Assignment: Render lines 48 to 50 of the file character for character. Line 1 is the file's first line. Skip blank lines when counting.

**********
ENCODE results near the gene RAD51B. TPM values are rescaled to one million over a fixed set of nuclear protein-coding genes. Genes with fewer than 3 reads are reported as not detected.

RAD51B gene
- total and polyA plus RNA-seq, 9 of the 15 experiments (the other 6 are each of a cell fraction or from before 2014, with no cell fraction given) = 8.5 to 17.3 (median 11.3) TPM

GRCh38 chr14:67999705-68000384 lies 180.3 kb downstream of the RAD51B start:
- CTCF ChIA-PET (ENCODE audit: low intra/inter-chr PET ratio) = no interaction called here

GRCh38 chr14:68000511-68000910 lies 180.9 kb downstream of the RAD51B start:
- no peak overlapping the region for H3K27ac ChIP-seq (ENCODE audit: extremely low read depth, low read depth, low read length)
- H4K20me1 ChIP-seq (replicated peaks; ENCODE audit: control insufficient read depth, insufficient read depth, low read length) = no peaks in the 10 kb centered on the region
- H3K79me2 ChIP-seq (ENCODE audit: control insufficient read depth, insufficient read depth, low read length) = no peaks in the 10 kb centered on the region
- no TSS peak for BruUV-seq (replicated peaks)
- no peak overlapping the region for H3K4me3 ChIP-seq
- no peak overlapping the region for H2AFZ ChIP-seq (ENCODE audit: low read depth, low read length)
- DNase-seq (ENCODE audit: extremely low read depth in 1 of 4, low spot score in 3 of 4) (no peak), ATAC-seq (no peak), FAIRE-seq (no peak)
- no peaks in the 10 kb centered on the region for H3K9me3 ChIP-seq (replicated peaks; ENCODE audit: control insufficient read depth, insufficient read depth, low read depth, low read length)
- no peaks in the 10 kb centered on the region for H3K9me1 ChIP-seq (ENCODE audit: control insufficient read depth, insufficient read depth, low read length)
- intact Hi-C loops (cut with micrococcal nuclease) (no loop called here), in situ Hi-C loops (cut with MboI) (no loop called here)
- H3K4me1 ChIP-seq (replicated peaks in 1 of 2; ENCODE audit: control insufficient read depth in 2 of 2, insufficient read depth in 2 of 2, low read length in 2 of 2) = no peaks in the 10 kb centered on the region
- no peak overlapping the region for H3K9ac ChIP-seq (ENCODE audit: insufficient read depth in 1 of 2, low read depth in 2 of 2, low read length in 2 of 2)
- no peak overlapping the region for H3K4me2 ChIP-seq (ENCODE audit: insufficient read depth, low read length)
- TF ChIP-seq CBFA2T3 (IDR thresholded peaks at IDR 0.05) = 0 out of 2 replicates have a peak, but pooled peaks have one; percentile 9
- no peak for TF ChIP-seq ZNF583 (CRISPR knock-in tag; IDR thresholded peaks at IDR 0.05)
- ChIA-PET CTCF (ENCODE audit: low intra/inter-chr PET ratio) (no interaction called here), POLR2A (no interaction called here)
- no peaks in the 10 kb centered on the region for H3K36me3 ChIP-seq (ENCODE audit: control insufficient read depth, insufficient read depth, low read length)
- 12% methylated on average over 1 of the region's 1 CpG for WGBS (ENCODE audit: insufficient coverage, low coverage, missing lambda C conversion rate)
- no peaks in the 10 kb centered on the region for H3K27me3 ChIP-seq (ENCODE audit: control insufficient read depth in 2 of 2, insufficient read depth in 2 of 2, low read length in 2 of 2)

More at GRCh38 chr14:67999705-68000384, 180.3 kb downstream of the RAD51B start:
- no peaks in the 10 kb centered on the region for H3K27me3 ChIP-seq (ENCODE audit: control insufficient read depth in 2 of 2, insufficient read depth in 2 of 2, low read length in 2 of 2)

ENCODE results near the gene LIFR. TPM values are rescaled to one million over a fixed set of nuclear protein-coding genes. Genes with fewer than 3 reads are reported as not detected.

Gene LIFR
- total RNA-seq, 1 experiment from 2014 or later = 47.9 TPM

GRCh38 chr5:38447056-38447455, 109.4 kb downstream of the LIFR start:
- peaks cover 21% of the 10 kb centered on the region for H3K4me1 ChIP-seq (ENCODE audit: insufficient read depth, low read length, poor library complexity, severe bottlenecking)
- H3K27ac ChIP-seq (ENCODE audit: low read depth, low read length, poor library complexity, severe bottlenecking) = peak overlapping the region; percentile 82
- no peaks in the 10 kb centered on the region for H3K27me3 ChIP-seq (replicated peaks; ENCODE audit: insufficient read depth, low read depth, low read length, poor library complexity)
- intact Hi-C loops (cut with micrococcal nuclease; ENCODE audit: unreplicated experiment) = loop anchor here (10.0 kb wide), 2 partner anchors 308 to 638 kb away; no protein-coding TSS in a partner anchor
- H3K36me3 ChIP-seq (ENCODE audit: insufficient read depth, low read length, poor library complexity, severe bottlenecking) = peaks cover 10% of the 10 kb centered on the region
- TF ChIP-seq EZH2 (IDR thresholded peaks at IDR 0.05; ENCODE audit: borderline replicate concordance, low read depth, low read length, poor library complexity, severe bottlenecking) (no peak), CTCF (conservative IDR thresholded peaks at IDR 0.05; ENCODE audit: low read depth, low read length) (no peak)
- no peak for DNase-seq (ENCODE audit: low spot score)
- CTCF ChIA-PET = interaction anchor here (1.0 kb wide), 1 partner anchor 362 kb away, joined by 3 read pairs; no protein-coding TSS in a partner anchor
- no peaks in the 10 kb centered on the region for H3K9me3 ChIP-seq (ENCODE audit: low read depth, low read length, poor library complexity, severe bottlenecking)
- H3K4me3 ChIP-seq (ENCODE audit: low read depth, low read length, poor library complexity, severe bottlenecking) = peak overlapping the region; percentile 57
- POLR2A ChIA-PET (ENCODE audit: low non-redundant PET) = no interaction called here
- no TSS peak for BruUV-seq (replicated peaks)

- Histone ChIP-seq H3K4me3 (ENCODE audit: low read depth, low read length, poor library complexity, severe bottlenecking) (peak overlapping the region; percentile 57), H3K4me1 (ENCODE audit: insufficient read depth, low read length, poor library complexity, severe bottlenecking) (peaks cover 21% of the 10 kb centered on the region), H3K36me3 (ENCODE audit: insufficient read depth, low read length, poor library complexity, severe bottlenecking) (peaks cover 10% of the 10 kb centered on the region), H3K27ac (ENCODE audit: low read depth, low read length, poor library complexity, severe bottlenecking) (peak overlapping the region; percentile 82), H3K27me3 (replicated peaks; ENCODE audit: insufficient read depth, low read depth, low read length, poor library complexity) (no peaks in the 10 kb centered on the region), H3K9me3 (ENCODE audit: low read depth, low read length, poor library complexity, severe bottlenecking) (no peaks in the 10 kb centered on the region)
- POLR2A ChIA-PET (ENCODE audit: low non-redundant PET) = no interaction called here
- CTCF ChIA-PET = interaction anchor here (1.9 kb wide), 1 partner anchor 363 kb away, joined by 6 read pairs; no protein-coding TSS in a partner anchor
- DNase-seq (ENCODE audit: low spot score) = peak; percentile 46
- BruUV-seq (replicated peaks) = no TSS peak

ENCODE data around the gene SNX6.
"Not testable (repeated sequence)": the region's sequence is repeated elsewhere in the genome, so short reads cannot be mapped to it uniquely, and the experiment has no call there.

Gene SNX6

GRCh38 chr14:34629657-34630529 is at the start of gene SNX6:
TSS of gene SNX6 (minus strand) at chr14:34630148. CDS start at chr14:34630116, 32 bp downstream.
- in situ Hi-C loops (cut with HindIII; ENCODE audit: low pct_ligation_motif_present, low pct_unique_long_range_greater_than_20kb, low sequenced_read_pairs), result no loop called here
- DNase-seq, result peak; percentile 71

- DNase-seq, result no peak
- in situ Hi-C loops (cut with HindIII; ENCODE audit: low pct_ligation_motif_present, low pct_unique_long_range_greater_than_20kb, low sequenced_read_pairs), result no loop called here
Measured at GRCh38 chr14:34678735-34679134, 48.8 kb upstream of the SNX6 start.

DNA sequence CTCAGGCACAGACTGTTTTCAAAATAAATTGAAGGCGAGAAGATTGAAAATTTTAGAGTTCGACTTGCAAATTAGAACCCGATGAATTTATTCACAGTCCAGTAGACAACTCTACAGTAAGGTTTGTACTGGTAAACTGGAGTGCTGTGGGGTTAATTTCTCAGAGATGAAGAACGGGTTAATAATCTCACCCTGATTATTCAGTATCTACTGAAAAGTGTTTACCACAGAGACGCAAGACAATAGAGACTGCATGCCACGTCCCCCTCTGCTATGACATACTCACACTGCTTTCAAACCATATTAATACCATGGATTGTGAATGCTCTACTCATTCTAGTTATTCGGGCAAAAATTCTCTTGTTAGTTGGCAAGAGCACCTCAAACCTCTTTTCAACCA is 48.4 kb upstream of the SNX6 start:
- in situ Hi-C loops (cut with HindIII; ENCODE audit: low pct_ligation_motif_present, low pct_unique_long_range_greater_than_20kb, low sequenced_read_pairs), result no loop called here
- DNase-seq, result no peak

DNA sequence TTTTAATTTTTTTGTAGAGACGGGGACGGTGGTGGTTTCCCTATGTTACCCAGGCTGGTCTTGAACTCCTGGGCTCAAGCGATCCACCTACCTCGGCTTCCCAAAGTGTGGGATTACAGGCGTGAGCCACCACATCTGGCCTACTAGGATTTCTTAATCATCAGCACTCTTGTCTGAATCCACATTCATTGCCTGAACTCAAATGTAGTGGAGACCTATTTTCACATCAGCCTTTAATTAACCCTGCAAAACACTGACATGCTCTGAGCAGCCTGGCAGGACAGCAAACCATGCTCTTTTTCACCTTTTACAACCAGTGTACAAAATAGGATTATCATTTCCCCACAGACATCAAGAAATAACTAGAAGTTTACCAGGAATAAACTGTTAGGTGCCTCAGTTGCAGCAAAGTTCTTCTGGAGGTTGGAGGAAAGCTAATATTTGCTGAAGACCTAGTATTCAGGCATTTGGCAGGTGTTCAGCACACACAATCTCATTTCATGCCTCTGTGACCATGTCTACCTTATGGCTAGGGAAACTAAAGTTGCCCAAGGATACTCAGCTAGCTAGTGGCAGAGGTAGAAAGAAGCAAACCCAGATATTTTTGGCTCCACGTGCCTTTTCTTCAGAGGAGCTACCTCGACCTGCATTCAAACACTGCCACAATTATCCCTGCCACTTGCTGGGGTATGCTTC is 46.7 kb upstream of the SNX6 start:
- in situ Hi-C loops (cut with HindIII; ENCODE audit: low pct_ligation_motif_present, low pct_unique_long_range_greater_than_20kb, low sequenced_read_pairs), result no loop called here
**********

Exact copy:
- BruUV-seq (replicated peaks) = no TSS peak

ENCODE data around the gene SNX6.
"Not testable (repeated sequence)": the region's sequence is repeated elsewhere in the genome, so short reads cannot be mapped to it uniquely, and the experiment has no call there.